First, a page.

Letting Go of Control: How Micromanaging is Negatively Impacting Your Team

When overseeing projects, it can be difficult to resist jumping in and restructuring something the way that you would have completed it yourself. Managers encounter the need to let go of control over certain tasks in order to reallocate their time and avoid micromanaging. A manager’s role is important in promoting the continuous development of the team, and handling the tasks that someone else could not as easily take on. Inability to let go of control over these smaller tasks inhibits employee morale, productivity and self-improvement.


Employee Morale

Micromanaging impacts the culture and environment of your office, primarily because your employees resent being denied the responsibility of completing their own tasks. It’s important to let your team exercise their skills and handle their workload in the way that they see fit. In addition, micromanaging will cause your team to start to pull back. You will get less out of your team on a daily basis, because as you do more of their work, they will do less. Show that you value your team by encouraging them and allowing them the space to complete their assignments.



When you are micromanaging, you are not training and developing your staff, or allowing other employees to take on more. Rather than multiplying yourself to increase productivity, you are accumulating extra tasks and spreading yourself thinner, which destroys productivity. Sometimes it takes more time upfront to train someone to complete a task rather than just doing it yourself, but in the long run it multiplies your productivity as you are able to rely on that person to take the lead on those tasks in the future. A separate productivity issue that will arise is a higher turnover as employee morale suffers. The need for extra onboarding and training takes away from resources.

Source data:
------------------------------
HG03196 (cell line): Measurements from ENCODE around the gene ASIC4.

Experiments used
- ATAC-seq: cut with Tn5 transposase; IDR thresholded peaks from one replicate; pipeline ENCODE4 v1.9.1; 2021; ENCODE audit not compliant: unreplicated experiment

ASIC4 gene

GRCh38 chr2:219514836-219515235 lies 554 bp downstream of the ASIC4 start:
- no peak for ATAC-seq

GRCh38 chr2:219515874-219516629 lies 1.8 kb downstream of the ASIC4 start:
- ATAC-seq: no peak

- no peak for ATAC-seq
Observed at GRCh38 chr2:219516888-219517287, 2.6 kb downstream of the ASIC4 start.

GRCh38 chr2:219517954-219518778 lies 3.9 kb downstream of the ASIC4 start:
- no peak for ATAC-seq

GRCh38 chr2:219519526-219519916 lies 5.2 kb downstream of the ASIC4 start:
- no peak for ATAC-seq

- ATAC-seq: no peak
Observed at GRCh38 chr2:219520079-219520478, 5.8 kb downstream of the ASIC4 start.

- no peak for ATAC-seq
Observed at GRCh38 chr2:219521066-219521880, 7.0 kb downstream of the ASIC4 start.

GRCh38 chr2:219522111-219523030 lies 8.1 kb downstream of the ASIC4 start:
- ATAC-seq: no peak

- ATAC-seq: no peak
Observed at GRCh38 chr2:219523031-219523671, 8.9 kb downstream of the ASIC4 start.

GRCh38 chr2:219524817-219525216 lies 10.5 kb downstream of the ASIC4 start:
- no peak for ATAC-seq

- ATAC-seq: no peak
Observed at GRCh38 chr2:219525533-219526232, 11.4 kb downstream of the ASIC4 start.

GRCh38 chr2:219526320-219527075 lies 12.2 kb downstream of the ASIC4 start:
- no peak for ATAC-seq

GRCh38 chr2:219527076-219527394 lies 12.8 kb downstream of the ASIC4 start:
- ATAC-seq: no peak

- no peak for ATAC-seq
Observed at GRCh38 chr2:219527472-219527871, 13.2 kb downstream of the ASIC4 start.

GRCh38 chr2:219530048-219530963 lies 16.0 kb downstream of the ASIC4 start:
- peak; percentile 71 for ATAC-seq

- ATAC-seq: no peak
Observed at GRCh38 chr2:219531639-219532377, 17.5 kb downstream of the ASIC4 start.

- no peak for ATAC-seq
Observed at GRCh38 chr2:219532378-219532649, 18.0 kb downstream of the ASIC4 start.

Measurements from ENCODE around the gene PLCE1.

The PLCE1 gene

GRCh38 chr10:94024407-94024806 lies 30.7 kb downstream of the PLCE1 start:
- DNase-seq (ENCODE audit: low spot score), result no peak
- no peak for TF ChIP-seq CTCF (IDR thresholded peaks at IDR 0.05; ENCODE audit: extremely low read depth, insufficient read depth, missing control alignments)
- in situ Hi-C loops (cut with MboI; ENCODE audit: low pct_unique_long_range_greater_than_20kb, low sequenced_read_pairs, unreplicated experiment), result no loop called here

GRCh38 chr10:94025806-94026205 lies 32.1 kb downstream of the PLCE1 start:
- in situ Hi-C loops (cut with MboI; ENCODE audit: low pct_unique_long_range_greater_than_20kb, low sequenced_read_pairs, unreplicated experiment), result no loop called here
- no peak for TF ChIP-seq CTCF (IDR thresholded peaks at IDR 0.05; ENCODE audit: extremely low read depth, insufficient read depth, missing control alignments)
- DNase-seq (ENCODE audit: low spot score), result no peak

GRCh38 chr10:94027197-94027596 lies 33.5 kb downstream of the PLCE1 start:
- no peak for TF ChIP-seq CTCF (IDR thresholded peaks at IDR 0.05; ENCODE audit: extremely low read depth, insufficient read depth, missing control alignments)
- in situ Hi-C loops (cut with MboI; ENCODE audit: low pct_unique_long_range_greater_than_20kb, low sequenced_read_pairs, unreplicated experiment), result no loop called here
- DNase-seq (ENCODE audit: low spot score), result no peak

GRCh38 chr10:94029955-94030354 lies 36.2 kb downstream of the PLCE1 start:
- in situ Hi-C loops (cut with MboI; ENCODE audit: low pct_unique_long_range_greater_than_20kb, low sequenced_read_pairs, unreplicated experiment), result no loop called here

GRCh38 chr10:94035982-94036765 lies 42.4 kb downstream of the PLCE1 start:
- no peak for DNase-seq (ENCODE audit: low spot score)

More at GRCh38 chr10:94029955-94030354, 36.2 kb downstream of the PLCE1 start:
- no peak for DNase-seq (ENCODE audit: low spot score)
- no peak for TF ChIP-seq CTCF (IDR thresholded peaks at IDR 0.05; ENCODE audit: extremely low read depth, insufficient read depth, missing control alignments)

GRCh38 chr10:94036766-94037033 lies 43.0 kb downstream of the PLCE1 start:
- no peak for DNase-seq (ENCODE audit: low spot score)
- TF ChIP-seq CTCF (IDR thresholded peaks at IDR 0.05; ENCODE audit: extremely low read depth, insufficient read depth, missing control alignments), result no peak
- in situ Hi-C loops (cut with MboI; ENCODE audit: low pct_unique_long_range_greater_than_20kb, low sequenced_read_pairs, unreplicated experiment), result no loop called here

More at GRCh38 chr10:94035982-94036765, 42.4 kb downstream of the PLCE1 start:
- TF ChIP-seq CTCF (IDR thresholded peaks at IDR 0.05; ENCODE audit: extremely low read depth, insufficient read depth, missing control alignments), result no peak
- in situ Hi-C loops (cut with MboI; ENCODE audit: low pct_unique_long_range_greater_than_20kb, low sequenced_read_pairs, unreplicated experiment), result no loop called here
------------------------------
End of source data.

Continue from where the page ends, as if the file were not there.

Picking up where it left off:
You aren’t improving your own skill set when you are working on your team members’ tasks, because you need to grow in order to increase the productivity of the unit. Have more of an impact on your team by acting as a leader, as opposed to a manager. When you allow your employees to flourish and handle their own tasks, you can move forward to focus on the bigger picture.


Still confused about how you can give up some control while effectively holding your team accountable? Follow up with this blog that outlines the steps to achieving accountability.